Just last night I was discussing the topic of nutrition with a patient. This is a subject that comes up repeatedly during treatment sessions. It comes up because I ask about it at the first appointment and then again at subsequent appointments. Why, you may be thinking, does he ask about a person’s diet? The answer is because Chinese medicine demands that a practitioner evaluate all aspects of a person and one of the main influencing factors in a person’s life is the food that they eat. Chinese nutrition is vastly different from Western nutrition in many ways. In Western nutrition one size fits all (see the food pyramid below) – if your “healthy.” Try and define that! You will need to drop your pre-conceptions and open your mind in order to read further.
It is funny to see all the self-confidence that my patients exhibit when they begin to tell me about all the salads that they eat and how they don’t eat red meat or any meat at all. It is sad to hear about all the store bought, pre-made and pre-packaged food that they do eat. Click on the pyramid below to see full size.
Chinese medicine views what we eat as a very important component to our daily health and well being and as such it categorizes food into areas of energetics. Namely it looks at – the taste of the food, the temperature of the food (not what you think) and the season that one finds oneself living in. It also considers the person’s energetics at the time. Then all those concepts need to be blended to best compliment the patient. Confused yet? It also considers the environment and way in which one eats.
Let me explain – for example as I write this it is winter time here in the Greater Washington, D.C. area. Yet, if one were to go into a grocery store one could find peaches, plums nectarines, grapes, strawberries, all looking ripe & yummy. So what’s the problem? The problem is that these are all summer fruit and have summer energies as they were grown in the Southern hemisphere and we live in the Northern hemisphere and are not having summer now. Your body is in winter mode and not summer mode. In Chinese medicine this means conservation of energy, eating hearty foods that will build a reserve within you that can be tapped for the seasons of growth and renewal, namely spring & summer. One needs, as I wrote earlier, hearty foods, warming foods, foods that will build you up and strengthen you in order to fight colds and flu’s. What you do not need are foods that are light and cooling, which summer foods are – as they should be, summer is hot and “heavy.”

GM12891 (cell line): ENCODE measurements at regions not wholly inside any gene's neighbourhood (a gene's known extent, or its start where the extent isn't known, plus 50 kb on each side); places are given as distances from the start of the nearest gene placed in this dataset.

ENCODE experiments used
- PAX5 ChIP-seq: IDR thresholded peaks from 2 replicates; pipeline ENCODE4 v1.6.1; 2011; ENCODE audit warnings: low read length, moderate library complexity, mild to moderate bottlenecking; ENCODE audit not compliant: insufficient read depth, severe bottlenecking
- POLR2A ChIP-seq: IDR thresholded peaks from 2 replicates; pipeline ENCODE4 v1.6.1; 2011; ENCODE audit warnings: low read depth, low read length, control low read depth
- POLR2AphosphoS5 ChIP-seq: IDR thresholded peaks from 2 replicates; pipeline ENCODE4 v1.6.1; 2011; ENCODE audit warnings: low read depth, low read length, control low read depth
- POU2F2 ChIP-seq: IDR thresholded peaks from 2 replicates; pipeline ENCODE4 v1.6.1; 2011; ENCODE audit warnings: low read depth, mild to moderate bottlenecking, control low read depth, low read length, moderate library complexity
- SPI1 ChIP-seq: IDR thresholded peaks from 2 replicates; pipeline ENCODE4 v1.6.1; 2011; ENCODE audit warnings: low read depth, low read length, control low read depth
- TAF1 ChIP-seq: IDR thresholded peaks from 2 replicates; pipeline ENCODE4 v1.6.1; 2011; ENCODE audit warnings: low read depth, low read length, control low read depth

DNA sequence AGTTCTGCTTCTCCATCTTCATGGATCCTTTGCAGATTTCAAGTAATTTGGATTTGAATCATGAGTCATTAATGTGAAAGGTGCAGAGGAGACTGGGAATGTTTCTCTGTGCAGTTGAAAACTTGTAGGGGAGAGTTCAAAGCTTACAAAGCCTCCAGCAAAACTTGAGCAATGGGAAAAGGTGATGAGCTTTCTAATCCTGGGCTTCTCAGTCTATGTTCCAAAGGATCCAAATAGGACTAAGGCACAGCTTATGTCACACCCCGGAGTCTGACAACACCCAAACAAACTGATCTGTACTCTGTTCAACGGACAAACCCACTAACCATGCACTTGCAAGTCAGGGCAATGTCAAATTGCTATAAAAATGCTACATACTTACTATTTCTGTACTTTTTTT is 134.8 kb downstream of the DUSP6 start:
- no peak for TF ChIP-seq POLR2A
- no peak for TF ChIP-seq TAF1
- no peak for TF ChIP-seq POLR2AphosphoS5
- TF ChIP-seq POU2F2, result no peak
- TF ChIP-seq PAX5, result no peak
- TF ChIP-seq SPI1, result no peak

In Chinese medicine we speak about energies and within the body there are different organs that govern the energies of the body (for an in-depth explanation of the theories of Chinese medicine there are many textbooks available). In the case of digestion, it is the Spleen. Chinese medicine says that the spleen governs digestion, rules the muscles, holds blood in the in the vessels, produces phlegm and is the main partner in producing De’ QI, the main energy that keeps the body functioning. It is said that the spleen likes warm and dry conditions and operates most efficiently in that environment.
According to Chinese medicine raw fruits and vegetables are cold & damp in nature and adversely affect the spleen’s energy & function if eaten in abundance. Dairy is considered a phlegm producer and is also tough on the spleen. Meat is said to build blood and strengthen the body. Vegetables and fruits are best if cooked somewhat – stir-fried, steamed or souped, well in the case of fruits – stewed.
Herbs and spices are also categorized into temperature and taste and can influence the foods we eat.
As you can see this is an involved topic that deserves its own lecture, a lot of time to digest (ha! ha!) and understand. There are many fine books on the subject as well.